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ACE Mentoring Part 2: Introducing High School Students and Future Community Leaders to Site Development and Concrete Design

04 Feb 2016 2:31 PM | ASCE Blog Editor (Administrator)

By Linda Kaplan, P.E.,  and Nicholle Piper

The second session for the Civil Engineering Western Pennsylvania ACE [Architecture, Construction, Engineering] Mentor Program was held at Mascaro Construction on November 18, 2015.  

This year’s project is the design of a summer camp, with a focus on sustainability and using the natural landscape (previously reported on here).  Each student was responsible for a cabin design, and each group was responsible for the design of central camp elements.  Approximately 40 students attended the second session to further the design of their camps by preparing civil engineering site layout plans. 

The second session began with a presentation that provided an overview of civil engineering, describing the history and the sub-disciplines, including environmental engineering, geotechnical engineering, site/civil engineering, transportation engineering, structural engineering, and water resources engineering. In addition, a natural resources scientist from Langan Engineering explained landscape architecture, identifying wetlands and stream boundaries, and permitting impacts to aquatic features.

After the presentation, the students divided into their groups and were provided a 24”x 36” site background plan and a sample ordinance.  The site background plan provided existing features including a stream, wetland, and road as well as contour lines that represent elevations.  The ordinance provided design criteria for the proposed sidewalk access, parking spots, loading areas, drop-off locations, and dumpster areas.  In addition, the ordinance provided instructions for the stormwater management design, wetland and stream encroachments, and utility layout (including sanitary sewer, electric, water, and gas service).  Each group used color pencils to layout the various site utilities, following the APWA/CGA color code (per ANSI Standard Z535.1).  The groups then presented the civil engineering design of each camp, describing the iterations since the October 21, 2015 preliminary plans.

The students met again on December 2, 2015 at the Engineers Society of Western Pennsylvania, this time to learn about Structural Engineering, led by SEI Pittsburgh.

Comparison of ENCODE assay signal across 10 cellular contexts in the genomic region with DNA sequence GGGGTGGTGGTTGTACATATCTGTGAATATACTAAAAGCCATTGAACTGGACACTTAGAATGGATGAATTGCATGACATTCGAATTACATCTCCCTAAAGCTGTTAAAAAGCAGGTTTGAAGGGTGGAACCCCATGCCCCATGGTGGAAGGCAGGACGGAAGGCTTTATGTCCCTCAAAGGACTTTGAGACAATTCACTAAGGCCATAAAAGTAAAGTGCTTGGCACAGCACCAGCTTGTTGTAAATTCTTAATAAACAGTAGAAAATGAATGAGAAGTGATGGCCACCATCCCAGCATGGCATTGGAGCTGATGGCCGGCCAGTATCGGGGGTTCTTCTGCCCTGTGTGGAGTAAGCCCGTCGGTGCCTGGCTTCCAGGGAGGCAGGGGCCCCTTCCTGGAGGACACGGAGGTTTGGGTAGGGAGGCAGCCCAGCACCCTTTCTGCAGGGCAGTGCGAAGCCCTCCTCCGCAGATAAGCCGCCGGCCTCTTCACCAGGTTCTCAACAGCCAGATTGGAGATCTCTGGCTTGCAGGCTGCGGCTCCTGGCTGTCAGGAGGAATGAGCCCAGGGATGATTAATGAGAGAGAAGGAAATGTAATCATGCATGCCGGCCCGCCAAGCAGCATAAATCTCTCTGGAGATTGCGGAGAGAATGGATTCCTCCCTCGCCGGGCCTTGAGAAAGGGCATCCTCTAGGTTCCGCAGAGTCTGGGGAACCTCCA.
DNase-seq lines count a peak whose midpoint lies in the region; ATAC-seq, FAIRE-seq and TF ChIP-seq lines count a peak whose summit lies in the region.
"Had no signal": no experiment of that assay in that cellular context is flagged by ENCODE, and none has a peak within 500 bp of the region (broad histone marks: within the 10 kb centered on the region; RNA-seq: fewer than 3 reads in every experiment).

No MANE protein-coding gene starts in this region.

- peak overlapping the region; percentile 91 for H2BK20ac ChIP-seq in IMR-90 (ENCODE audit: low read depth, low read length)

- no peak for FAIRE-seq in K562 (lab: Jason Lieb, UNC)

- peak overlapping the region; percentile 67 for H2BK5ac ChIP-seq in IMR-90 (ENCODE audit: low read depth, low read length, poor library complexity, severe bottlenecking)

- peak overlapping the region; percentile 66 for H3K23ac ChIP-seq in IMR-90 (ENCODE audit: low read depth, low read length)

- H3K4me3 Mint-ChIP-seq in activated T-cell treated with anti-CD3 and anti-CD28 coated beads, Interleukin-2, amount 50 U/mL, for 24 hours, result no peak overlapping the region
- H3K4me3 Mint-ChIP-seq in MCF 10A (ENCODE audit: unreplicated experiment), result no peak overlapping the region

The session concentrated on concrete design since steel has been presented the past several years. Beginning with a presentation about structural engineering, the focus then shifted to the details of concrete mix design.   Each of the four main components of concrete were discussed: Portland Cement, large aggregates, small aggregates, and water. Additionally, various forms of concrete tests were presented, including compression tests and slump tests.  Then, using the calculations presented, each group was charged with developing a mix design for the bridge abutments that would be on their camp site.  The students were tasked with designing their concrete to meet a specified slump. The students had to scale down their design to determine the ratio of components they would need, assuming 1 pound of Portland Cement.

After their mix design was “approved” the students had the opportunity to mix a small batch of their concrete and test their slump.  Each group was given 1 pound of Portland cement and could then request their required amounts of large and small aggregates, and water.  They then mixed their concrete in 5 gallon buckets, and used a modified slump cone to test the workability of their design.  This hands on activity gave the students a thorough understanding of concrete variability and the application of their design.

The ACE mentoring program is an opportunity for students to learn about various ACE disciplines before picking a college program.  A majority of the participants enroll in Architecture or Engineering undergrad programs.  ACE is well respected by various college admissions personnel and offers some significant scholarships at the end of the year.

Our appreciation to ESWP for allowing us to mix concrete in their banquet hall, and to the Keystone-Mountain-Lakes Carpenters Union for their assistance with supplies, set up, and clean up.  

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